Structural Change in the Chinese Economy and Changing Trade Relations with the World

28 Pages Posted: 13 May 2019

See all articles by Robert Koopman

Robert Koopman

U.S. International Trade Commission

Eddy Bekkers

World Trade Organization (WTO)

Carolina Lemos Rego

World Trade Organization (WTO)

Date Written: May 2019

Abstract

This paper examines the impact of structural change in China, in particular a reduction in the savings rate, an increase in the share of skilled workers, and an increase in productivity in technologically advanced manufacturing sectors targeted by Made in China 2025. Baseline projections until 2040 are generated with the WTO Global Trade Model, a dynamic computable general equilibrium model. With the modelled structural changes the Chinese economy is projected to reorient its focus increasingly onto the domestic economy, raising the share of private household and government consumption in GDP, turning China's trade surplus into a trade deficit, reducing China's share in global exports, raising the share of services in both production and exports, shifting the destination markets of Chinese exports from developed to developing countries, and changing its pattern of comparative advantage away from sectors like light and heavy manufacturing to electronic and machinery equipment. The large bilateral trade surplus vis-a-vis the United States is projected to fall to almost zero.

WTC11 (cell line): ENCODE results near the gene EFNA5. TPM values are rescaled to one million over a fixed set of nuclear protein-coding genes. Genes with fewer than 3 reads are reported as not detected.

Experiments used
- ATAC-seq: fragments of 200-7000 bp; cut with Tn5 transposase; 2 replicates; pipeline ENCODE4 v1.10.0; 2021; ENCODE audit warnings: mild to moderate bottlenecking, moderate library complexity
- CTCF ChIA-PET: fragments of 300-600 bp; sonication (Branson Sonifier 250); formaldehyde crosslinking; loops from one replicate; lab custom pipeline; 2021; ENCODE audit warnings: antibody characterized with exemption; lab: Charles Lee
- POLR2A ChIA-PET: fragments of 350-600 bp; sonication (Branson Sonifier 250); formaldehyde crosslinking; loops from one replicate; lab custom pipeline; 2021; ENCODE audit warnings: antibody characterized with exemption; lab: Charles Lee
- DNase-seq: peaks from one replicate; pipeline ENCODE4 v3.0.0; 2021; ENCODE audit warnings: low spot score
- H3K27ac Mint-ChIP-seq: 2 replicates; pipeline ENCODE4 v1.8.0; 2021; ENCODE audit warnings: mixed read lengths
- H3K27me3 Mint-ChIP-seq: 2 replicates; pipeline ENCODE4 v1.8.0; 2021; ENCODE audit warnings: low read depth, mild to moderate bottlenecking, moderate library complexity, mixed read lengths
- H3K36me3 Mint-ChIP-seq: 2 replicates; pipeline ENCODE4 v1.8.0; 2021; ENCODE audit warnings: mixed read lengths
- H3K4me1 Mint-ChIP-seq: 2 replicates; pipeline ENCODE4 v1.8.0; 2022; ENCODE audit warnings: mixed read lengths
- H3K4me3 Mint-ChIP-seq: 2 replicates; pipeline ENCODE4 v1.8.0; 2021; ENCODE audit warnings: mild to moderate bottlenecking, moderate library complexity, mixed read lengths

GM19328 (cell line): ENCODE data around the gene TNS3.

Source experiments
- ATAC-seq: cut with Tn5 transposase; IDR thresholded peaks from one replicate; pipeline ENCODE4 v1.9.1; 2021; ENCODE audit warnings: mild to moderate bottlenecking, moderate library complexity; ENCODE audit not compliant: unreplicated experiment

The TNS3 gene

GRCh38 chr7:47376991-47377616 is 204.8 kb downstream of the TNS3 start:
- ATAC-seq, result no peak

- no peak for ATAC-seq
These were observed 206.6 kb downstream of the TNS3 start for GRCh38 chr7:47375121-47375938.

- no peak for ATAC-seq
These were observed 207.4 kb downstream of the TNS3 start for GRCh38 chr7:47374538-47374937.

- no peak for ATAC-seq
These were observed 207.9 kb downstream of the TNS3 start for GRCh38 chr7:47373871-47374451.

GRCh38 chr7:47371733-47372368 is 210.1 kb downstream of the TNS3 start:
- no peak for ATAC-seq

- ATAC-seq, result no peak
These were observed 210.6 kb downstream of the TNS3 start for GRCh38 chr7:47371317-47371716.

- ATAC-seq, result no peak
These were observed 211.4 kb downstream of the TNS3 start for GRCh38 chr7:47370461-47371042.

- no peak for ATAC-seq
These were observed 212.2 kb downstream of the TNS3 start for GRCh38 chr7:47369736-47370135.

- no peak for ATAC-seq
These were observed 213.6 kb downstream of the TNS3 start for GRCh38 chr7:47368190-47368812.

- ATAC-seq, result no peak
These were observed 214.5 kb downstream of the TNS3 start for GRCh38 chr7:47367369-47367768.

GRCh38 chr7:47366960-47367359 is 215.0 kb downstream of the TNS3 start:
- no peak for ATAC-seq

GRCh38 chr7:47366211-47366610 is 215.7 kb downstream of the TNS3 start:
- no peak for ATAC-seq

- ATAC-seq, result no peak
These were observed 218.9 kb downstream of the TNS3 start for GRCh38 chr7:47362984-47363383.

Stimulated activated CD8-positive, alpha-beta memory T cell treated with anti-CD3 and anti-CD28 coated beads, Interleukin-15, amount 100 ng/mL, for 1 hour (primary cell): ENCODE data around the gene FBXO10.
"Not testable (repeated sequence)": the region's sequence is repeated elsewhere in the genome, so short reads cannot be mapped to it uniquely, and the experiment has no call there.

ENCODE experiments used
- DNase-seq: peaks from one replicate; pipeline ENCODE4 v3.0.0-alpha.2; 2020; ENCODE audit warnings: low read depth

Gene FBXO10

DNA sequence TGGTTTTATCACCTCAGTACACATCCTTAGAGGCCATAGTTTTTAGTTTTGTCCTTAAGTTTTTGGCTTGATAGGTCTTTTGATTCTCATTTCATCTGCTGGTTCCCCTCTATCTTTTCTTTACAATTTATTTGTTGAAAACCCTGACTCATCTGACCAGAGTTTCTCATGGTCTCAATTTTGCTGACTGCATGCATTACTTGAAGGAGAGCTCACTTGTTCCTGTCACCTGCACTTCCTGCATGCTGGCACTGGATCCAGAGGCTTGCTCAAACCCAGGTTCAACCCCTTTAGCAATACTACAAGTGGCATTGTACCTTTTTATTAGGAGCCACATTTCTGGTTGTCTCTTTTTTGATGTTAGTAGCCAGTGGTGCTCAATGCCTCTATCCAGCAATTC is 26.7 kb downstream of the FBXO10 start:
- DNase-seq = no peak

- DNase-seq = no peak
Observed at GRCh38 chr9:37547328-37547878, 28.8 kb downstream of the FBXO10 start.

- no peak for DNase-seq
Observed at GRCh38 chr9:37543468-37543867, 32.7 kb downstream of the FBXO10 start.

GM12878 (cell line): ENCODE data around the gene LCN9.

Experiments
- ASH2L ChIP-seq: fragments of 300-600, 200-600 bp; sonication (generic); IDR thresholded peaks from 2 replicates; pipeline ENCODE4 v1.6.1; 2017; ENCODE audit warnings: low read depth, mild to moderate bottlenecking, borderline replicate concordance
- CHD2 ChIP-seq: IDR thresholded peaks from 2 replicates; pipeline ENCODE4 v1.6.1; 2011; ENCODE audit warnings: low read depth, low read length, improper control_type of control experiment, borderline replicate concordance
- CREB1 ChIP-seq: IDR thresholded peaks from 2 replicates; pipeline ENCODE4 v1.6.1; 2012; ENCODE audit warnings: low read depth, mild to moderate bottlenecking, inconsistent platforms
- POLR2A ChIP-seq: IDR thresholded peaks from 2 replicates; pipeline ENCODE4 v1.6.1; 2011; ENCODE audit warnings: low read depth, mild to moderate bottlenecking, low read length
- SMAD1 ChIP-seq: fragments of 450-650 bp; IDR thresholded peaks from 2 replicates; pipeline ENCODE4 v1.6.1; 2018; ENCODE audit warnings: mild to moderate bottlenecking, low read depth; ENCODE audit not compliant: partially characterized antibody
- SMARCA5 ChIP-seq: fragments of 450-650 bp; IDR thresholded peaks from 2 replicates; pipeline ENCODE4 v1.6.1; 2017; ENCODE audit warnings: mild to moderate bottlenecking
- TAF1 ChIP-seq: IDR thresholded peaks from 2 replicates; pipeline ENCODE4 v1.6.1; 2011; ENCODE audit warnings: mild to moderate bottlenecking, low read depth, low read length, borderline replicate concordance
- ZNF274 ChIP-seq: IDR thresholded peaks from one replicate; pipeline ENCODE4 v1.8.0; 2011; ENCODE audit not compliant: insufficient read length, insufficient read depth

Keywords: China, Dynamic CGE-Modelling, structural change

JEL Classification: F14, F43, I25

Suggested Citation

Koopman, Robert and Bekkers, Eddy and Lemos Rego, Carolina, Structural Change in the Chinese Economy and Changing Trade Relations with the World (May 2019). CEPR Discussion Paper No. DP13721, Available at SSRN: https://ssrn.com/abstract=3387310

Robert Koopman

U.S. International Trade Commission ( email )

500 E Street, SW
Washington, DC 20436
United States

Eddy Bekkers (Contact Author)

World Trade Organization (WTO) ( email )

Rue de Lausanne 154
Geneva 21, CH-1211
Switzerland

Carolina Lemos Rego

World Trade Organization (WTO) ( email )

Rue de Lausanne 154
Geneva 21, CH-1211
Switzerland

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